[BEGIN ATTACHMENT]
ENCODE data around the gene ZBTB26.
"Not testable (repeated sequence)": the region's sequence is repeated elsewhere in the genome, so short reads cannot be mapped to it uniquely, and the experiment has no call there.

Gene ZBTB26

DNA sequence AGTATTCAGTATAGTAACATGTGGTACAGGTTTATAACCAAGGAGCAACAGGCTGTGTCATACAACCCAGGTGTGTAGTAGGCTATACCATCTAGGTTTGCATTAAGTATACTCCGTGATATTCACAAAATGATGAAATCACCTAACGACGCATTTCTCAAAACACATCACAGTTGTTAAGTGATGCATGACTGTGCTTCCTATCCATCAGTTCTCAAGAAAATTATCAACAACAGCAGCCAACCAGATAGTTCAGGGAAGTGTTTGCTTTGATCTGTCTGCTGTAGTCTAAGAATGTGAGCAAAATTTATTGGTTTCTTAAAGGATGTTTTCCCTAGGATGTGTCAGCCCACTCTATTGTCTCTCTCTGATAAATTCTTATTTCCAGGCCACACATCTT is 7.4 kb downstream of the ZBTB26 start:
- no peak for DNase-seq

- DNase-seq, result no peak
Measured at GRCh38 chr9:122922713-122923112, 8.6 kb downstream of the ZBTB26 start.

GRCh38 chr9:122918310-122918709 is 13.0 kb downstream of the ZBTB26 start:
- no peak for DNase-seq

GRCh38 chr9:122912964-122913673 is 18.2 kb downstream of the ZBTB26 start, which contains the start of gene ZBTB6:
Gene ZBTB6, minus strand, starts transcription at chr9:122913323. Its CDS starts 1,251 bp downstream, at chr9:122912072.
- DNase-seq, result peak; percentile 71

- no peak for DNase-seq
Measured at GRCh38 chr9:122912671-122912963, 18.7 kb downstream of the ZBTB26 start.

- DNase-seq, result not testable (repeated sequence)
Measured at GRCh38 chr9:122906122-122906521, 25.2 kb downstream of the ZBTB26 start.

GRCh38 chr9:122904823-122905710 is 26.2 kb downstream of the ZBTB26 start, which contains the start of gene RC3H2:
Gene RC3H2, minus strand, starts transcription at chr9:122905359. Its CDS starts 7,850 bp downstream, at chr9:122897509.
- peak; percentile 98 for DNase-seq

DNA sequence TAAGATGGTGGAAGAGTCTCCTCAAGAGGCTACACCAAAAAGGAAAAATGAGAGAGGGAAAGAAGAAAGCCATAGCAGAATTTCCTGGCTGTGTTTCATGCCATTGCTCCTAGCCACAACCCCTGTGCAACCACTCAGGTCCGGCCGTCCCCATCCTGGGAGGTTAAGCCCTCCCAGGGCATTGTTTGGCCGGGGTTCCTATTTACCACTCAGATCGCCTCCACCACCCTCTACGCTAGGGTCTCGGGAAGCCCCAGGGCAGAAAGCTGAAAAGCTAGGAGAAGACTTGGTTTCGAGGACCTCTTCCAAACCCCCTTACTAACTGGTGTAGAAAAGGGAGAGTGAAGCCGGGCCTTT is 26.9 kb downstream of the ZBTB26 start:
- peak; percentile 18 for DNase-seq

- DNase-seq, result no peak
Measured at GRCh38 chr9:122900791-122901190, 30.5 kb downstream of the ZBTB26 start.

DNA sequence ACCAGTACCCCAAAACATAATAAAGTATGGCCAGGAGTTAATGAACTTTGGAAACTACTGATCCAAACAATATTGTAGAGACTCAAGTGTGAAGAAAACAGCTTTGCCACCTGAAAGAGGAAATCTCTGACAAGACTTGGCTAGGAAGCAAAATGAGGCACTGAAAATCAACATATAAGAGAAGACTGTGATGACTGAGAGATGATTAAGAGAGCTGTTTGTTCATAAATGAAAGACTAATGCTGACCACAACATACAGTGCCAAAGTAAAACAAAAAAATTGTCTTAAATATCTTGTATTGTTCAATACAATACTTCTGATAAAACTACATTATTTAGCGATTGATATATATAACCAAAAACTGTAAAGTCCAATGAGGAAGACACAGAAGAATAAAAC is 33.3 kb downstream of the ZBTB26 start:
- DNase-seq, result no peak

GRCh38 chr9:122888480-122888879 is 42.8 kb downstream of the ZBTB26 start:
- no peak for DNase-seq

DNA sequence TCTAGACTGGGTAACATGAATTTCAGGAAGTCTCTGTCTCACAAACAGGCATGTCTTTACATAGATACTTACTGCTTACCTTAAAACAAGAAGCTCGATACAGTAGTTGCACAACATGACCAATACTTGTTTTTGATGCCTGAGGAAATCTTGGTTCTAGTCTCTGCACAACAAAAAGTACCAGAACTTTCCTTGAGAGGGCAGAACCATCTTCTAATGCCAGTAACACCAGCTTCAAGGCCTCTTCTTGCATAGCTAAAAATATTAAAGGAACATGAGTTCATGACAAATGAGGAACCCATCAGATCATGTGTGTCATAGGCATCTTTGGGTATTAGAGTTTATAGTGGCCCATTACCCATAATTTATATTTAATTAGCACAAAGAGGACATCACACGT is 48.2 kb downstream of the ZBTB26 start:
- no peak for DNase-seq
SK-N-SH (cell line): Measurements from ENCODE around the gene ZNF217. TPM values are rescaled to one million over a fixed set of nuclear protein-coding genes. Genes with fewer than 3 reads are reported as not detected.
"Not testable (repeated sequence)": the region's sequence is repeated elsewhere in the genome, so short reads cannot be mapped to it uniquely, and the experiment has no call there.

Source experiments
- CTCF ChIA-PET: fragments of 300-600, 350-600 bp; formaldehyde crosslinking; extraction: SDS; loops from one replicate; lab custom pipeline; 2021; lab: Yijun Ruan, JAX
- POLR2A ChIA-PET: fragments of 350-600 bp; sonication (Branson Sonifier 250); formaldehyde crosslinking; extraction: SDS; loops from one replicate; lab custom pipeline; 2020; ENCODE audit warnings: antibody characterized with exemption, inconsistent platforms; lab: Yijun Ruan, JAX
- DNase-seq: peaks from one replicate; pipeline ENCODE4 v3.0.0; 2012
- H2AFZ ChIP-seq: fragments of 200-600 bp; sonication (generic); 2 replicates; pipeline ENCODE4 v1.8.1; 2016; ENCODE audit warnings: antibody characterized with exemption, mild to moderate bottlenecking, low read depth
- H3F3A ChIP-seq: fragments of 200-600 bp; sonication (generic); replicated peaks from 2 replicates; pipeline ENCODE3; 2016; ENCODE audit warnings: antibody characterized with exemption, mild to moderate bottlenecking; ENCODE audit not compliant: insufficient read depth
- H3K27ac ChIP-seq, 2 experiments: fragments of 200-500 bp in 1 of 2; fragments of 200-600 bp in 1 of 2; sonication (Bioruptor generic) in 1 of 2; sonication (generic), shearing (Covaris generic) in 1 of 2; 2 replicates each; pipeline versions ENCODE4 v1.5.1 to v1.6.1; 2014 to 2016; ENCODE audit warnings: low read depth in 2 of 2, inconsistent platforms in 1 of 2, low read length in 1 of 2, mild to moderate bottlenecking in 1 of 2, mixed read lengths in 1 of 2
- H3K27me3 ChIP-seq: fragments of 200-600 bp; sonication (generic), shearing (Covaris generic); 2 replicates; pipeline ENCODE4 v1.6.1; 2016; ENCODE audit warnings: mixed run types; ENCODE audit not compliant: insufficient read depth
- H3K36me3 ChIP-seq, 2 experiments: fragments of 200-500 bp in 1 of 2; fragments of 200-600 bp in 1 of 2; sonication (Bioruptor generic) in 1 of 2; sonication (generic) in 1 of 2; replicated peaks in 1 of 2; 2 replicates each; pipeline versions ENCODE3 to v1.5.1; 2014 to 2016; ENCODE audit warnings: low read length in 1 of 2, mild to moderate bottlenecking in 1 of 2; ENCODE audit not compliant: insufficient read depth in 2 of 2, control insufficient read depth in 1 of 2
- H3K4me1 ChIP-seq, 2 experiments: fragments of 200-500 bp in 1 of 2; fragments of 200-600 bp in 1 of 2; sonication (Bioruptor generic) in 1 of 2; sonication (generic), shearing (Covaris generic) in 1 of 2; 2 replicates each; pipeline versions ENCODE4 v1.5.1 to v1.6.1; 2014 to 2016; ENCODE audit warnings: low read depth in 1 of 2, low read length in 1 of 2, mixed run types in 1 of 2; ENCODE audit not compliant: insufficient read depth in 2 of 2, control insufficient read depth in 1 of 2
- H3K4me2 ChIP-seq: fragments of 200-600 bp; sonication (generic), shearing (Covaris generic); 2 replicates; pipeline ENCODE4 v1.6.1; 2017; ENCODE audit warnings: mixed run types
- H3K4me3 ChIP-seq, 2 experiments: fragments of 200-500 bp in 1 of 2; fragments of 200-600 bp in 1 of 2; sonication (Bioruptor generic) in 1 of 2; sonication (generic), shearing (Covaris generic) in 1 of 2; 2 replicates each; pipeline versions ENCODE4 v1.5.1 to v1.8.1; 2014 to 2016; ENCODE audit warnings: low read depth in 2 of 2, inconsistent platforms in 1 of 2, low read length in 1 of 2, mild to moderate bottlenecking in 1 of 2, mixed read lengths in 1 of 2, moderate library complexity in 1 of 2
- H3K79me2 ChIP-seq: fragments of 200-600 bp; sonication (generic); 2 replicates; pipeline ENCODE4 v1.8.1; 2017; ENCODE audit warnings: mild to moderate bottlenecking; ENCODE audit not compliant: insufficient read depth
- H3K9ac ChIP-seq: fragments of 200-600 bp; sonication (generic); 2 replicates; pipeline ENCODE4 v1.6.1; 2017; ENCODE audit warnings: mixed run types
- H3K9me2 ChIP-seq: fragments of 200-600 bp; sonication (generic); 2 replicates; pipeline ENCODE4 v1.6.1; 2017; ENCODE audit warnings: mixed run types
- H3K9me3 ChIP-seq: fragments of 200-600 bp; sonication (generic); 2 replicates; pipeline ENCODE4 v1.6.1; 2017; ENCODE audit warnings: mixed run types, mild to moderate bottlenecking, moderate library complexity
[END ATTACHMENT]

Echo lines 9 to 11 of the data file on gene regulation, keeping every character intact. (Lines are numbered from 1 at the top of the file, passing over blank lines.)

- no peak for DNase-seq

GRCh38 chr9:122912964-122913673 is 18.2 kb downstream of the ZBTB26 start, which contains the start of gene ZBTB6:
Gene ZBTB6, minus strand, starts transcription at chr9:122913323. Its CDS starts 1,251 bp downstream, at chr9:122912072.